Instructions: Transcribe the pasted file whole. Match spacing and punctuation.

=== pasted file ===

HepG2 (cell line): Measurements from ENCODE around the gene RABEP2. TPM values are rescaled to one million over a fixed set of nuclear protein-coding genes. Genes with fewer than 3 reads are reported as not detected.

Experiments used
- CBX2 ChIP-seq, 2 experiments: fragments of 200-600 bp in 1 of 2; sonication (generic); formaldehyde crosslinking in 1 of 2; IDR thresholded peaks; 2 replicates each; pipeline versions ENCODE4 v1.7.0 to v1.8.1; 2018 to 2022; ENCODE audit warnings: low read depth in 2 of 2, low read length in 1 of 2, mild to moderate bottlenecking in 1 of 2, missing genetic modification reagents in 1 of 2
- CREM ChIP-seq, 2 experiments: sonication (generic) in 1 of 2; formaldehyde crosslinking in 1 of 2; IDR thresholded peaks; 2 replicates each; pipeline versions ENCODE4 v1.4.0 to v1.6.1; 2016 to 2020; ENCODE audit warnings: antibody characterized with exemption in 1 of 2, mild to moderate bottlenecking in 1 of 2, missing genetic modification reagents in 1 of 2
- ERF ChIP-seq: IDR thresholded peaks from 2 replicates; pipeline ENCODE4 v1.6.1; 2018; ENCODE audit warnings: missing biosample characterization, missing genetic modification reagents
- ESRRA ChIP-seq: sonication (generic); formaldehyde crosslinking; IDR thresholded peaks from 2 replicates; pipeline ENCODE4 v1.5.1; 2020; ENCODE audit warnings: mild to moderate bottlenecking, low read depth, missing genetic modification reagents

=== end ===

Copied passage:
HepG2 (cell line): Measurements from ENCODE around the gene RABEP2. TPM values are rescaled to one million over a fixed set of nuclear protein-coding genes. Genes with fewer than 3 reads are reported as not detected.

Experiments used
- CBX2 ChIP-seq, 2 experiments: fragments of 200-600 bp in 1 of 2; sonication (generic); formaldehyde crosslinking in 1 of 2; IDR thresholded peaks; 2 replicates each; pipeline versions ENCODE4 v1.7.0 to v1.8.1; 2018 to 2022; ENCODE audit warnings: low read depth in 2 of 2, low read length in 1 of 2, mild to moderate bottlenecking in 1 of 2, missing genetic modification reagents in 1 of 2
- CREM ChIP-seq, 2 experiments: sonication (generic) in 1 of 2; formaldehyde crosslinking in 1 of 2; IDR thresholded peaks; 2 replicates each; pipeline versions ENCODE4 v1.4.0 to v1.6.1; 2016 to 2020; ENCODE audit warnings: antibody characterized with exemption in 1 of 2, mild to moderate bottlenecking in 1 of 2, missing genetic modification reagents in 1 of 2
- ERF ChIP-seq: IDR thresholded peaks from 2 replicates; pipeline ENCODE4 v1.6.1; 2018; ENCODE audit warnings: missing biosample characterization, missing genetic modification reagents
- ESRRA ChIP-seq: sonication (generic); formaldehyde crosslinking; IDR thresholded peaks from 2 replicates; pipeline ENCODE4 v1.5.1; 2020; ENCODE audit warnings: mild to moderate bottlenecking, low read depth, missing genetic modification reagents